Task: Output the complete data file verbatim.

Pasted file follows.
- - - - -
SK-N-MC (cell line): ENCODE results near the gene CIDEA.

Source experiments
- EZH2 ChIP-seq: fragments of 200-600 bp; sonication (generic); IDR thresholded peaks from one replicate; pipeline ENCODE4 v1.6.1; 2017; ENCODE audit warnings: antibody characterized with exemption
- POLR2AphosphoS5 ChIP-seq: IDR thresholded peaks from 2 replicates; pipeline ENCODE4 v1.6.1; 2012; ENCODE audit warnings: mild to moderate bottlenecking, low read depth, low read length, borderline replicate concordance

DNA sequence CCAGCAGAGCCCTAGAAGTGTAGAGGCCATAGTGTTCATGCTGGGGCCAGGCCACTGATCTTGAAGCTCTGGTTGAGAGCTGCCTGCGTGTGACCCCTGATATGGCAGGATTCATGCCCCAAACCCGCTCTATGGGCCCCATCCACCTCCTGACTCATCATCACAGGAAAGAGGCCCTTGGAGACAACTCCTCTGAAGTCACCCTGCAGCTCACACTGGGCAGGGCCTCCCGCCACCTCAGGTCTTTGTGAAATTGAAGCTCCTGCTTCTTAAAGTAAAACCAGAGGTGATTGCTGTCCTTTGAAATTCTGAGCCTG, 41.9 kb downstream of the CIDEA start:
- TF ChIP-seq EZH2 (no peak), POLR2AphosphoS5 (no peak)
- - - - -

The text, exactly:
SK-N-MC (cell line): ENCODE results near the gene CIDEA.

Source experiments
- EZH2 ChIP-seq: fragments of 200-600 bp; sonication (generic); IDR thresholded peaks from one replicate; pipeline ENCODE4 v1.6.1; 2017; ENCODE audit warnings: antibody characterized with exemption
- POLR2AphosphoS5 ChIP-seq: IDR thresholded peaks from 2 replicates; pipeline ENCODE4 v1.6.1; 2012; ENCODE audit warnings: mild to moderate bottlenecking, low read depth, low read length, borderline replicate concordance

DNA sequence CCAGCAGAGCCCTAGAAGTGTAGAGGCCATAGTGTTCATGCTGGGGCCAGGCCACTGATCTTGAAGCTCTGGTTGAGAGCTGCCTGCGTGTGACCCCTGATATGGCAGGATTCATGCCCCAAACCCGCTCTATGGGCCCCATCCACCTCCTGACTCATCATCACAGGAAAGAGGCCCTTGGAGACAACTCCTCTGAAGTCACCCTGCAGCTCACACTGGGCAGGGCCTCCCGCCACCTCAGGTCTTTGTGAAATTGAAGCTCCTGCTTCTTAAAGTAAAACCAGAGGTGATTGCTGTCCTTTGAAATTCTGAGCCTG, 41.9 kb downstream of the CIDEA start:
- TF ChIP-seq EZH2 (no peak), POLR2AphosphoS5 (no peak)